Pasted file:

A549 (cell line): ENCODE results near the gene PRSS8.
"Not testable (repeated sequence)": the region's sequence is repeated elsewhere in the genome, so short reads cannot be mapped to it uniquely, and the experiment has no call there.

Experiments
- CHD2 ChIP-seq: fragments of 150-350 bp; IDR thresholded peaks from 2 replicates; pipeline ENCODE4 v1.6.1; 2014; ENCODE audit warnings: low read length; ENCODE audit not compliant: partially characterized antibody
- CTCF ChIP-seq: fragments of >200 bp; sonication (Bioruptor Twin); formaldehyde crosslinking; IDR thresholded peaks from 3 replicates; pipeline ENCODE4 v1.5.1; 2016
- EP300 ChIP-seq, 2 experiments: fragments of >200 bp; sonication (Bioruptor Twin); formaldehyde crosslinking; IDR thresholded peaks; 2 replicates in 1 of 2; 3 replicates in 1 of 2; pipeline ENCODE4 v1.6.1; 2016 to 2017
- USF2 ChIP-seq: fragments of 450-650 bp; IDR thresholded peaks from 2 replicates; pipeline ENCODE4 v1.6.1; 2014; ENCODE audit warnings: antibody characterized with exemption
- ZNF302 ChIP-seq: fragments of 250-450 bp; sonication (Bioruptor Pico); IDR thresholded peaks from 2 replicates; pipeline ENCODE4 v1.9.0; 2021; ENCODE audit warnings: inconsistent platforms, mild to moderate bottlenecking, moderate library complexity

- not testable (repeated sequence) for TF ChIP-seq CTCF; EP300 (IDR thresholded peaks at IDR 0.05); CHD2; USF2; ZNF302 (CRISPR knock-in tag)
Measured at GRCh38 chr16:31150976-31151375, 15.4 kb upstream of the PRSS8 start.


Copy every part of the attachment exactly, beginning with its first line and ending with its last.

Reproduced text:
A549 (cell line): ENCODE results near the gene PRSS8.
"Not testable (repeated sequence)": the region's sequence is repeated elsewhere in the genome, so short reads cannot be mapped to it uniquely, and the experiment has no call there.

Experiments
- CHD2 ChIP-seq: fragments of 150-350 bp; IDR thresholded peaks from 2 replicates; pipeline ENCODE4 v1.6.1; 2014; ENCODE audit warnings: low read length; ENCODE audit not compliant: partially characterized antibody
- CTCF ChIP-seq: fragments of >200 bp; sonication (Bioruptor Twin); formaldehyde crosslinking; IDR thresholded peaks from 3 replicates; pipeline ENCODE4 v1.5.1; 2016
- EP300 ChIP-seq, 2 experiments: fragments of >200 bp; sonication (Bioruptor Twin); formaldehyde crosslinking; IDR thresholded peaks; 2 replicates in 1 of 2; 3 replicates in 1 of 2; pipeline ENCODE4 v1.6.1; 2016 to 2017
- USF2 ChIP-seq: fragments of 450-650 bp; IDR thresholded peaks from 2 replicates; pipeline ENCODE4 v1.6.1; 2014; ENCODE audit warnings: antibody characterized with exemption
- ZNF302 ChIP-seq: fragments of 250-450 bp; sonication (Bioruptor Pico); IDR thresholded peaks from 2 replicates; pipeline ENCODE4 v1.9.0; 2021; ENCODE audit warnings: inconsistent platforms, mild to moderate bottlenecking, moderate library complexity

- not testable (repeated sequence) for TF ChIP-seq CTCF; EP300 (IDR thresholded peaks at IDR 0.05); CHD2; USF2; ZNF302 (CRISPR knock-in tag)
Measured at GRCh38 chr16:31150976-31151375, 15.4 kb upstream of the PRSS8 start.